Our First Home
Before the month was finished I was longing to see my home in Claremont Rd., Birmingham. We had already taken this small house near the Rectory - a house with dining room, Drawing Room, study, 3 bed-rooms, bath - all for £26 a year.
And so the day came to return to our work at St Martin's. We found our house all wonderfully arranged with our furniture & wedding presents - all done by Tom Tirebuck, Connie and Mother. I did not realize how much they had done for me till I was older - what a pity - for they had been good; and yet I don't suppose I appeared very grateful. I was so proud of our possessions, our very own home, very slightly furnished, costing less than £200. Wedding presents were indeed a great help, and Mother gave me her piano, which helped to furnish the drawing room.
I had one maid (a very nice Kitchen). She stayed with me till after my first baby & we had moved to London. She had £7 a year, wore a servant cap & apron washed all her own clothes too. I can't remember her name. She was a Richard's Castle girl - she was later confirmed at St James' Hatcham under Rev E.J. Kennedy.
September passed quietly and happily, I getting experience in house-keeping (£1 a week at first); and very soon I knew that God was going to give us a precious gift. By early October I could not think what was wrong, I felt so sick & ill. I cried & went to see my sister Connie who by the way lived quite near; she already had 4 children She laughed and said I must not mind. All was well. So I tried, but I fear I was not so very brave in those days. I was specially upset by smells. The carpets, the curtains, everything smelt nasty to me.
My sister Connie and her bereavement
Then came October. I used to go almost every day to see Connie and the babies Ethel (4), Ellen (3), Gertrude (3) & Tom (8 months). What a handful! but how I loved them all, dear wee things, all so pretty.
And then, O tragedy! On Oct 22nd I ran in to them to take Ethel, just 4, a birthday present of a brush & comb all to herself. A charwoman met me at the door & said "Mr. Tirebuck is dead." It was enough to give me a miscarriage; the shock was so sudden. I fled upstairs to my poor sister. Words were not needed. We just cried together. He had overworked himself and had died from heart-failure at the age of 36.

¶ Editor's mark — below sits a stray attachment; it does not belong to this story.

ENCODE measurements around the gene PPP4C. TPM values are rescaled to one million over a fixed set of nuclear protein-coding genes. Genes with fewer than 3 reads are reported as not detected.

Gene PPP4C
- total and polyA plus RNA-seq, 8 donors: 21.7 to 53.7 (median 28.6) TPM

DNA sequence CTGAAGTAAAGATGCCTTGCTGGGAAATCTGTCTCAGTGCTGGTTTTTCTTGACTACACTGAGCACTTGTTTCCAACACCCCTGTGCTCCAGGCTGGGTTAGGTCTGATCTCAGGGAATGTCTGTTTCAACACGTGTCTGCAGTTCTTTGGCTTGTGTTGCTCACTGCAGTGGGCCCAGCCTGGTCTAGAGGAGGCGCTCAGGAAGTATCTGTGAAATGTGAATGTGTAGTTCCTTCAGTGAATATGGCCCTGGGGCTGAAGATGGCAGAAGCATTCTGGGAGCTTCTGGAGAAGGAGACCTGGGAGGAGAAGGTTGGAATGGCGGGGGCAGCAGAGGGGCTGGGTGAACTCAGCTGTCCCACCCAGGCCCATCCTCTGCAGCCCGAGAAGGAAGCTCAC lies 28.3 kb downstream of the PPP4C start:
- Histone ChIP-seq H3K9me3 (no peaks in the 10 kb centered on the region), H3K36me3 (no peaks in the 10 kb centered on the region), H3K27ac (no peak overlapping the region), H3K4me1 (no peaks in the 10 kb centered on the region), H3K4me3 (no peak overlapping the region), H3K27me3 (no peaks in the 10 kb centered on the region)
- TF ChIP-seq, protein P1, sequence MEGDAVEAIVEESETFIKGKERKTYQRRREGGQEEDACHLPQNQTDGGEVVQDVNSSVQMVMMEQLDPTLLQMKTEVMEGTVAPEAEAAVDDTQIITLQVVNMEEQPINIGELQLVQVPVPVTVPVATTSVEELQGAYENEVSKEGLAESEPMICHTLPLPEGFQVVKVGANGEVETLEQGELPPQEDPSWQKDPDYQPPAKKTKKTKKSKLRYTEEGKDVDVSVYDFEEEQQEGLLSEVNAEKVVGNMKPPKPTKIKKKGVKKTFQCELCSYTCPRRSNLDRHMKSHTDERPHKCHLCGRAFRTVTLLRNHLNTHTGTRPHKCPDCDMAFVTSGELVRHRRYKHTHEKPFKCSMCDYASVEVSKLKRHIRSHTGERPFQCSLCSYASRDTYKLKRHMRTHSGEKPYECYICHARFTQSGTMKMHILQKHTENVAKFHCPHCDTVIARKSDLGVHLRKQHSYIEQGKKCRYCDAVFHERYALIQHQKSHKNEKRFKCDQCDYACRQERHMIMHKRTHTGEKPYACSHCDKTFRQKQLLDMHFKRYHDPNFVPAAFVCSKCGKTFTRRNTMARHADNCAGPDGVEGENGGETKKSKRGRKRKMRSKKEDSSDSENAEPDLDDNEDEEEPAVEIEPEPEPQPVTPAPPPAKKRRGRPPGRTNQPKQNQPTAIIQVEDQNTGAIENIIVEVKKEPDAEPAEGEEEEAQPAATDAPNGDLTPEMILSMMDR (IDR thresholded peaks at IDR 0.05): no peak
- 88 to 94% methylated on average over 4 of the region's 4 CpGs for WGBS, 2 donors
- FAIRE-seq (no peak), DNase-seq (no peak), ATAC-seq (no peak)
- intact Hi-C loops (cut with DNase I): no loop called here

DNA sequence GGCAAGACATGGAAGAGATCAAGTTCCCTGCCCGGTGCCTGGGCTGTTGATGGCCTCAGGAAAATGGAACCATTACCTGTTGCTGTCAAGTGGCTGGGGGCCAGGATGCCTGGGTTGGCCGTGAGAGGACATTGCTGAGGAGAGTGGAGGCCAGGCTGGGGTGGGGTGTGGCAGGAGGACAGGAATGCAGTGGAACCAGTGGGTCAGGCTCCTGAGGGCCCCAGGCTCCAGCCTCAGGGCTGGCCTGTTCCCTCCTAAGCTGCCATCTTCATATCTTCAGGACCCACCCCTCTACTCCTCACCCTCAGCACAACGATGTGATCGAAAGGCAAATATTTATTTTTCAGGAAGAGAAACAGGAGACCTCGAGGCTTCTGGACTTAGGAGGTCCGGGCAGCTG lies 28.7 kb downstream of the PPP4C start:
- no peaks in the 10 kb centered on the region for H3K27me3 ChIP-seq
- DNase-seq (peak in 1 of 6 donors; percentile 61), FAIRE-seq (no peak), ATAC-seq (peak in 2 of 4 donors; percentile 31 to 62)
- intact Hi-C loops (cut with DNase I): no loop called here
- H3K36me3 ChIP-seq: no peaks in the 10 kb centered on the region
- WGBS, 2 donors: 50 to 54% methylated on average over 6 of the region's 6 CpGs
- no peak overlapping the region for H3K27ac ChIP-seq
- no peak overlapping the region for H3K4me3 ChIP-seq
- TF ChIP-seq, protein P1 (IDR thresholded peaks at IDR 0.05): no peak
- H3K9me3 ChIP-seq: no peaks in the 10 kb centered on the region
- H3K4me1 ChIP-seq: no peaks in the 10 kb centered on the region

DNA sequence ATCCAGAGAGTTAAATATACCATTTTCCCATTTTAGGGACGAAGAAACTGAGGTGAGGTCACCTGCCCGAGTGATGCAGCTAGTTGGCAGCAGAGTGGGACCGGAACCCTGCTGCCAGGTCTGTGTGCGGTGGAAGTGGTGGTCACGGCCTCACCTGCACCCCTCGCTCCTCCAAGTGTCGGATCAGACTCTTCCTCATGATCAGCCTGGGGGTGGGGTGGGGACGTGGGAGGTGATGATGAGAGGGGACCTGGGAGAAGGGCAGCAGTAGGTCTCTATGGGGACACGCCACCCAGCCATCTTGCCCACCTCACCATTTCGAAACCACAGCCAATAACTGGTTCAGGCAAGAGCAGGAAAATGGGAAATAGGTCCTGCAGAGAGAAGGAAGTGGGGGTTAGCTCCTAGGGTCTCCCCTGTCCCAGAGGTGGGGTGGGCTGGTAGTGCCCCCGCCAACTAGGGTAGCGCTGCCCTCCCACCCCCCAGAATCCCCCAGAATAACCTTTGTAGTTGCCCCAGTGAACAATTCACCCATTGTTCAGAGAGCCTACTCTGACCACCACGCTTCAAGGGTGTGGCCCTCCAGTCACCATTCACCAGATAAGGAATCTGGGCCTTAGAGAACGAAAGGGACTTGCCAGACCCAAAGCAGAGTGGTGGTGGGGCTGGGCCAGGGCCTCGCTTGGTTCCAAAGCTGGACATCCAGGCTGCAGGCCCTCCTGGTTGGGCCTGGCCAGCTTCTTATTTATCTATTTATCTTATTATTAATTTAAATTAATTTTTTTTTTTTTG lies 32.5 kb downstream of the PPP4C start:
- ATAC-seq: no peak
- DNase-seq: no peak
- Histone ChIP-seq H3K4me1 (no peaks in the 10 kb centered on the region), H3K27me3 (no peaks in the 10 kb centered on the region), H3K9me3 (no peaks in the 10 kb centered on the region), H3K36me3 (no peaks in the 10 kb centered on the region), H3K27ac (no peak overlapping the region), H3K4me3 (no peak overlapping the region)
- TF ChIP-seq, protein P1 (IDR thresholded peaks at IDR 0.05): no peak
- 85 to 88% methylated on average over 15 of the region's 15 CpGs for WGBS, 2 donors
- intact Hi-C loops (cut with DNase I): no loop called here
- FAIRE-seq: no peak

Imagine all those children left, no money saved. A small insurance. The Living gone, the mother not able to earn her living with 4 tiny children. What could be done? My father came to the rescue & took them all to his home. He was then only 55 - and there they lived till the home was broken up years later.
The clergy and some rich laity were so touched by the tragedy that they collected £1,000 for the widow and children. The shock was great, but still I was well and strong and my dear one took such care of me. In December Will had a call to his father who was very ill. He was too late to see him alive. I think he felt it very much. He died on January 1st 1897 and was buried on January 5th. I fear at that time I did not realize how much he loved his father & felt his loss. We make many mistakes when we are young, and yet I loved him so much.
1897 Now we settled down to our quiet life in the Parish of St Martin's, Birmingham. The old Rector was an old man, so Willie did a lot of the work as senior curate, but the old man would preach himself though getting past it. The people would have liked to have the senior curate oftener. He was greatly respected and loved, only 33 years old.
In March came a change. The Rector decided to resign and retire. This put us at first sight in a fix. We had our house by the year.